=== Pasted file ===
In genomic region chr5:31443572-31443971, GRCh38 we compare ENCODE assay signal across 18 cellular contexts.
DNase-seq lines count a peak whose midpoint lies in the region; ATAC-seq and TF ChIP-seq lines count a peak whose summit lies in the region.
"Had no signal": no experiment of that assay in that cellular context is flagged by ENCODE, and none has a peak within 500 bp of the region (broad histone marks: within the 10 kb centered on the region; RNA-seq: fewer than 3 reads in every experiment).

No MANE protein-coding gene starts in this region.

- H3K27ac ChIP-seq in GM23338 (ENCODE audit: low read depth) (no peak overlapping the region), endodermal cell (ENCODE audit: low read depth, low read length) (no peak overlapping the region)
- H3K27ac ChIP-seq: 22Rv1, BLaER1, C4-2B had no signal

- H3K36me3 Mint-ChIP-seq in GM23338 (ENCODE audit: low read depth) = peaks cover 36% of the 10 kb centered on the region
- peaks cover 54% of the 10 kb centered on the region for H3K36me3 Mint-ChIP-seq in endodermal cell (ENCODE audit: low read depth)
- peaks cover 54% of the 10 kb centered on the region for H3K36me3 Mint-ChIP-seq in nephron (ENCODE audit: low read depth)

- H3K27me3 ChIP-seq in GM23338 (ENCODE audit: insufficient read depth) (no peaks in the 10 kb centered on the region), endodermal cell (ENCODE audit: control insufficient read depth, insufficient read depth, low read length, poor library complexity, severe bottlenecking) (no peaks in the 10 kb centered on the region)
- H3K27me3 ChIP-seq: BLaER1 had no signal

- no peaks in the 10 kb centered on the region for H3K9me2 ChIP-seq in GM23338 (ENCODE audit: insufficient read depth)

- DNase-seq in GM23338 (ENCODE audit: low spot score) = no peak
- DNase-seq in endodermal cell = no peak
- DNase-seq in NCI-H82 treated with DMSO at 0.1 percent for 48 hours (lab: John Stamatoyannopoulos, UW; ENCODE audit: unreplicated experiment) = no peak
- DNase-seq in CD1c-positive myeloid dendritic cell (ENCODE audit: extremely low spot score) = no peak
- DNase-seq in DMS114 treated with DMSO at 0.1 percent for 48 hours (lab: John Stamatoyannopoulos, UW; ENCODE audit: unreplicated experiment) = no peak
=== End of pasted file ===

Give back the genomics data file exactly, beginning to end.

In genomic region chr5:31443572-31443971, GRCh38 we compare ENCODE assay signal across 18 cellular contexts.
DNase-seq lines count a peak whose midpoint lies in the region; ATAC-seq and TF ChIP-seq lines count a peak whose summit lies in the region.
"Had no signal": no experiment of that assay in that cellular context is flagged by ENCODE, and none has a peak within 500 bp of the region (broad histone marks: within the 10 kb centered on the region; RNA-seq: fewer than 3 reads in every experiment).

No MANE protein-coding gene starts in this region.

- H3K27ac ChIP-seq in GM23338 (ENCODE audit: low read depth) (no peak overlapping the region), endodermal cell (ENCODE audit: low read depth, low read length) (no peak overlapping the region)
- H3K27ac ChIP-seq: 22Rv1, BLaER1, C4-2B had no signal

- H3K36me3 Mint-ChIP-seq in GM23338 (ENCODE audit: low read depth) = peaks cover 36% of the 10 kb centered on the region
- peaks cover 54% of the 10 kb centered on the region for H3K36me3 Mint-ChIP-seq in endodermal cell (ENCODE audit: low read depth)
- peaks cover 54% of the 10 kb centered on the region for H3K36me3 Mint-ChIP-seq in nephron (ENCODE audit: low read depth)

- H3K27me3 ChIP-seq in GM23338 (ENCODE audit: insufficient read depth) (no peaks in the 10 kb centered on the region), endodermal cell (ENCODE audit: control insufficient read depth, insufficient read depth, low read length, poor library complexity, severe bottlenecking) (no peaks in the 10 kb centered on the region)
- H3K27me3 ChIP-seq: BLaER1 had no signal

- no peaks in the 10 kb centered on the region for H3K9me2 ChIP-seq in GM23338 (ENCODE audit: insufficient read depth)

- DNase-seq in GM23338 (ENCODE audit: low spot score) = no peak
- DNase-seq in endodermal cell = no peak
- DNase-seq in NCI-H82 treated with DMSO at 0.1 percent for 48 hours (lab: John Stamatoyannopoulos, UW; ENCODE audit: unreplicated experiment) = no peak
- DNase-seq in CD1c-positive myeloid dendritic cell (ENCODE audit: extremely low spot score) = no peak
- DNase-seq in DMS114 treated with DMSO at 0.1 percent for 48 hours (lab: John Stamatoyannopoulos, UW; ENCODE audit: unreplicated experiment) = no peak